Twenty-two years old, gay, half-Jewish, Ivy Leaguer, and challenging an incumbent mayor in this quintessential post-industrial New England mill town, Alex Morse was by no means an obvious candidate. Right up until he won the preliminary election in September of 2011 by a single vote, comments like “He’s great, but he has no chance in hell” could be heard in some circles. (We enjoyed his contribution to our 2011 participatory budgeting event, accompanied by campaign worker, Juan Gonzalez.)
Morse turned his striking but narrow victory in the preliminary election into a decisive victory in the general election. He received national media attention, and he found himself at the White House holiday party with Barack and Michelle a month later.
But the national coverage was not very in-depth, referencing his age, his optimism, and a few basic facts about the city. And it was short lived.
The central question remained unanswered: How did he do it?
Given his progressive and non-traditional profile, and the fact that Morse speaks fluent Spanish, a hypothesis emerged that he had been able to do what no other candidate in the region–or perhaps even in the country–has: mobilize the city’s substantial Latino population, and close the voter participation gap.
This analysis is modeled after our Springfield analyses, which have revealed severe and chronic disparities caused by a variety of factors. We hoped our Holyoke analysis would tell a very different story. We even allowed ourselves to imagine that if we could document Morse’s uniquely effective strategy for mobilizing underrepresented groups and eliminating voter participation disparities, we could provide inspiration and practical guidance for movements struggling with the same problem all over the country.
Voting is up, but still unequal. Our analysis revealed that almost twice as many people voted in high minority wards (1, 2) in Holyoke as compared to high minority wards in Springfield. But more people voted in low minority wards too (3, 7) as compared to Springfield, so the level of disparity is about the same in the two cities. Our longitudinal analysis (2007, 2009, and 2011) revealed that participation rates in all Holyoke wards has steadily increased. Holyoke’s 2007 rates were as low as Springfield’s 2011 rates. But again, disparities have remained constant in Holyoke since 2007.
Who won the Latino vote? A breakdown by candidate in each ward and precinct is revealing. While Morse won more high minority precincts, Pluta’s large margin of victory in the precinct where she lives (2A) gave her a narrow margin of victory (39 votes) according to overall votes in high minority wards. Particularly given that even high minority wards contain White voters, and that the race and ethnicity of individual voters is not known, it is impossible to say that either candidate won the Latino vote.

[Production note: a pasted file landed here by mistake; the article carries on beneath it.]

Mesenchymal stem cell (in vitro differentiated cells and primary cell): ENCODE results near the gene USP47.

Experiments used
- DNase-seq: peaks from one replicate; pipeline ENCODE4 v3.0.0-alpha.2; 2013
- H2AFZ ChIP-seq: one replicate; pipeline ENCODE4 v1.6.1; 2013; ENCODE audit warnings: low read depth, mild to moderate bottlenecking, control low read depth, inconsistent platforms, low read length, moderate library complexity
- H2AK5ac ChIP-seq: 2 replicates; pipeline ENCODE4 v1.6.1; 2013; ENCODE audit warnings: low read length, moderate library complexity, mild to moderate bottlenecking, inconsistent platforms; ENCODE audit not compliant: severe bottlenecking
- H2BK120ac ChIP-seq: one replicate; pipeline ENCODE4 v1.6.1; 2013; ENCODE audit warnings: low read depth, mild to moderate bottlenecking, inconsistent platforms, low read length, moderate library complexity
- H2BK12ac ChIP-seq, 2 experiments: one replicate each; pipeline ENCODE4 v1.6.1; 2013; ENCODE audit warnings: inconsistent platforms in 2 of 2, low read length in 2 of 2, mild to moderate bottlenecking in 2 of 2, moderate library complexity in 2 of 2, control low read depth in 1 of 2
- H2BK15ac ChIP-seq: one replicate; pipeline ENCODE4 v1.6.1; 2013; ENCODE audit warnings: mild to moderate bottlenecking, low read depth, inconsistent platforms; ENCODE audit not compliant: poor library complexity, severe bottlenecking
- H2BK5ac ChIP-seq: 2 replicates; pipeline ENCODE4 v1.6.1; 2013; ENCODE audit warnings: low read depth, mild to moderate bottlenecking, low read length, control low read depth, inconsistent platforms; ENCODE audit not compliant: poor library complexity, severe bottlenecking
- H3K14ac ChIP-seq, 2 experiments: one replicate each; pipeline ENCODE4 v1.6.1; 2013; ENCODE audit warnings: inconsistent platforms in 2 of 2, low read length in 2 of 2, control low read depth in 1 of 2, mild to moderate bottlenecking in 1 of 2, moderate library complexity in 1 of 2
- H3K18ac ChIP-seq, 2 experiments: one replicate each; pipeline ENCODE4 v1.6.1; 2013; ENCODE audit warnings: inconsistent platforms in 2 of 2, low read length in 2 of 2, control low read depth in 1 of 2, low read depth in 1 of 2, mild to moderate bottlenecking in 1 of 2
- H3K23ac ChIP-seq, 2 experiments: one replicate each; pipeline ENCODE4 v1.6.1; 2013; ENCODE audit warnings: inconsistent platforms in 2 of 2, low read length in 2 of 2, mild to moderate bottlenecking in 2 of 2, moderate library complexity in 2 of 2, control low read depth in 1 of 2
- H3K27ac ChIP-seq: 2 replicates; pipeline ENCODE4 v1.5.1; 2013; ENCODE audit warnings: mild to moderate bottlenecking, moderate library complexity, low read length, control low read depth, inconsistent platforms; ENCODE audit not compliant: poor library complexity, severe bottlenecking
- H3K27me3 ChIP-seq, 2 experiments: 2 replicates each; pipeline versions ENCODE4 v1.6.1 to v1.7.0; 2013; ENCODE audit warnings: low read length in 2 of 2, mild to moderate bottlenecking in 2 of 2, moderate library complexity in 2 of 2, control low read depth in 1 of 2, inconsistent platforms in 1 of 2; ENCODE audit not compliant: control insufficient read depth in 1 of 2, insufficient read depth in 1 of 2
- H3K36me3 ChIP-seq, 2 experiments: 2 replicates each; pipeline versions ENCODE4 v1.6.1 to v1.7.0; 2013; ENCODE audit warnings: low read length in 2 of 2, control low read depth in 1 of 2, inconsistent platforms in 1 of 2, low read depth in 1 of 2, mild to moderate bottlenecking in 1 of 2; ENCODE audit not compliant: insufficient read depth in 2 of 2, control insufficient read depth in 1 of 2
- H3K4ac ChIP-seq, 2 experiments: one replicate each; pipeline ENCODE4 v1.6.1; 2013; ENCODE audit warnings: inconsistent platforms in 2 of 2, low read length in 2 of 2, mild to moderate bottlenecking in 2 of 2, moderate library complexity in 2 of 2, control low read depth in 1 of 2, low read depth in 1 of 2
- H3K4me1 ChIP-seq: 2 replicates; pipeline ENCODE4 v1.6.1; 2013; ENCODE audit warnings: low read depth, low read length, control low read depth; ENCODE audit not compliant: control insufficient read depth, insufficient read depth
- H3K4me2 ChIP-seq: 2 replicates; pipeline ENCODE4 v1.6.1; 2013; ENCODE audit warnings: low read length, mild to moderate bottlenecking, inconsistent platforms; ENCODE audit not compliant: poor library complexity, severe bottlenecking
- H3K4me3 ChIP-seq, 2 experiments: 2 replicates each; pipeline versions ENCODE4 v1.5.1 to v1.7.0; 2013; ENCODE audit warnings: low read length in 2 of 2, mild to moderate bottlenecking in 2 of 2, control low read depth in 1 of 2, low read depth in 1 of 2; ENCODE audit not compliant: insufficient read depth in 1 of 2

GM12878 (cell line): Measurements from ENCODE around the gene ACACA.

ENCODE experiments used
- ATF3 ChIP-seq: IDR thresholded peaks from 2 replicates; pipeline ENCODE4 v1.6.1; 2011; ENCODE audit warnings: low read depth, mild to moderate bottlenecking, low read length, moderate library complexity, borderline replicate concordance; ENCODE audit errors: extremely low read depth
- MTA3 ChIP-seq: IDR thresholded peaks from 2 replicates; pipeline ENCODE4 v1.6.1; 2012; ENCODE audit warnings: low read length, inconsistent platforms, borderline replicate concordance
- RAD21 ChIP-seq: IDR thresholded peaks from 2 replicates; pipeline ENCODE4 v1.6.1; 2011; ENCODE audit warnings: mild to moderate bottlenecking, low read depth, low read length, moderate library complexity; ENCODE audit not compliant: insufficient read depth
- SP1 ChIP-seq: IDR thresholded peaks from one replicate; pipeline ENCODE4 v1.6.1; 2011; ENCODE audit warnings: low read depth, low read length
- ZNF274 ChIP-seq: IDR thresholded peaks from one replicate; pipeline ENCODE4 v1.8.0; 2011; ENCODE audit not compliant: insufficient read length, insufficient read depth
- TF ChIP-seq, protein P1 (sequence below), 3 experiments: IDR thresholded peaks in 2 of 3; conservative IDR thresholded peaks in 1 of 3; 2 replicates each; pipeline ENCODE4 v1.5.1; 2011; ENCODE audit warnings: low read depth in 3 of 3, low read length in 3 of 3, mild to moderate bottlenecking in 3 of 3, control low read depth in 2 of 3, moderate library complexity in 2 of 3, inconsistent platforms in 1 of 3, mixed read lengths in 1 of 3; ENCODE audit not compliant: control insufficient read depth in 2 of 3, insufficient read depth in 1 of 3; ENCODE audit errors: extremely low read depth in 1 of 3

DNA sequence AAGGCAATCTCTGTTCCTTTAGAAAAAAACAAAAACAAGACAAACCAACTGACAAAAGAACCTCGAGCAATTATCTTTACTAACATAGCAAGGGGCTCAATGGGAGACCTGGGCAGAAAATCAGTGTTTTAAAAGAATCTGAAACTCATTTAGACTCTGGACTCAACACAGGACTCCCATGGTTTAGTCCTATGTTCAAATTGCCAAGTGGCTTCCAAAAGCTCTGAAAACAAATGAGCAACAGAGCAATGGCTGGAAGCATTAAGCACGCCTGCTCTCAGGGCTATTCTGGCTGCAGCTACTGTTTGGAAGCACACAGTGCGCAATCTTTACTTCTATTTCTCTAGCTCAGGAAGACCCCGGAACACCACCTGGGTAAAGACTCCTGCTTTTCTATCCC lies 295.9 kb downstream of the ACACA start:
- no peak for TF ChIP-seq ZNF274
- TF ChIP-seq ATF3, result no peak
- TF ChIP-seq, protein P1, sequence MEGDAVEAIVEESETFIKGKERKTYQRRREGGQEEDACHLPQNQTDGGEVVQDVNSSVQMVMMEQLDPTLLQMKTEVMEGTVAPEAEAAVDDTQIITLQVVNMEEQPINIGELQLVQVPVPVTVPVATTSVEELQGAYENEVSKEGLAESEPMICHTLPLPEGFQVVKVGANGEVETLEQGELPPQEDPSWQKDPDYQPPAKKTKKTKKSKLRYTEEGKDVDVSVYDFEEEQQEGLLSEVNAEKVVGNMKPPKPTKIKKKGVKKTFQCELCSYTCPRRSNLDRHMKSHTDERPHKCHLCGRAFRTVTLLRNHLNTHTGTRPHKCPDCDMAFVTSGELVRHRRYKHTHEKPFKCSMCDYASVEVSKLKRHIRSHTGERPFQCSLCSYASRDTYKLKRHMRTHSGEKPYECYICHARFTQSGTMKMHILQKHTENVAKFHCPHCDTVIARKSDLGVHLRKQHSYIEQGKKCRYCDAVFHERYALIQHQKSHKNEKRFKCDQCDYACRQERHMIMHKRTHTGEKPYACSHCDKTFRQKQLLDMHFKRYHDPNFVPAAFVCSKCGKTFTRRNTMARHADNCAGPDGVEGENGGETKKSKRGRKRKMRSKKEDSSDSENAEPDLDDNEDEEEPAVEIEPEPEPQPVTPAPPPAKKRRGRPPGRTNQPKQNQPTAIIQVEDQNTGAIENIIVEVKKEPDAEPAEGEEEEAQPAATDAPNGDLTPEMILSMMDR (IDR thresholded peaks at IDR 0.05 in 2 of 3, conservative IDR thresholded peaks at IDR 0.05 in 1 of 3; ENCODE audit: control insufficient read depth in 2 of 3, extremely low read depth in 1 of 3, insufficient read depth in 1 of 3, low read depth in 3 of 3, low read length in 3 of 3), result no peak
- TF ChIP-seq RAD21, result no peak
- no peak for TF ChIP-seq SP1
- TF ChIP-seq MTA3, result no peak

Instead, the deciding factor seems to be that in high turnout, low minority precincts, Morse did particularly well, and his opponent was particularly weak.
National trends. Voter participation disparities are hardly unique to Holyoke. Latinos are notoriously underrepresented at the polls nationally. The neighboring city of Springfield, about which SI has published several voter participation analyses, is a particularly vivid example. Even when the Latino community is largely Puerto Rican and therefore citizenship is not a factor, even when there is no new legislation to restrict voter access, and even when the candidate is a well known Puerto Rican himself (City Council President José Tosado), voter participation is two-to-three times higher in low minority wards as compared to high minority wards.
Conventional campaign strategies. The Morse and Pluta campaigns both used voter lists to identify frequent voters, decided how many of those voters needed to pledge their support to ensure victory, and focused their energies on reaching that target number. Both candidates made sure to spend time in every ward, though Morse’s Spanish was good enough to make meaningful connections during visits to the lower wards. But both candidates knew that winning depended on getting to the target number of commitments from frequent voters who tended to live in high turnout, low minority wards.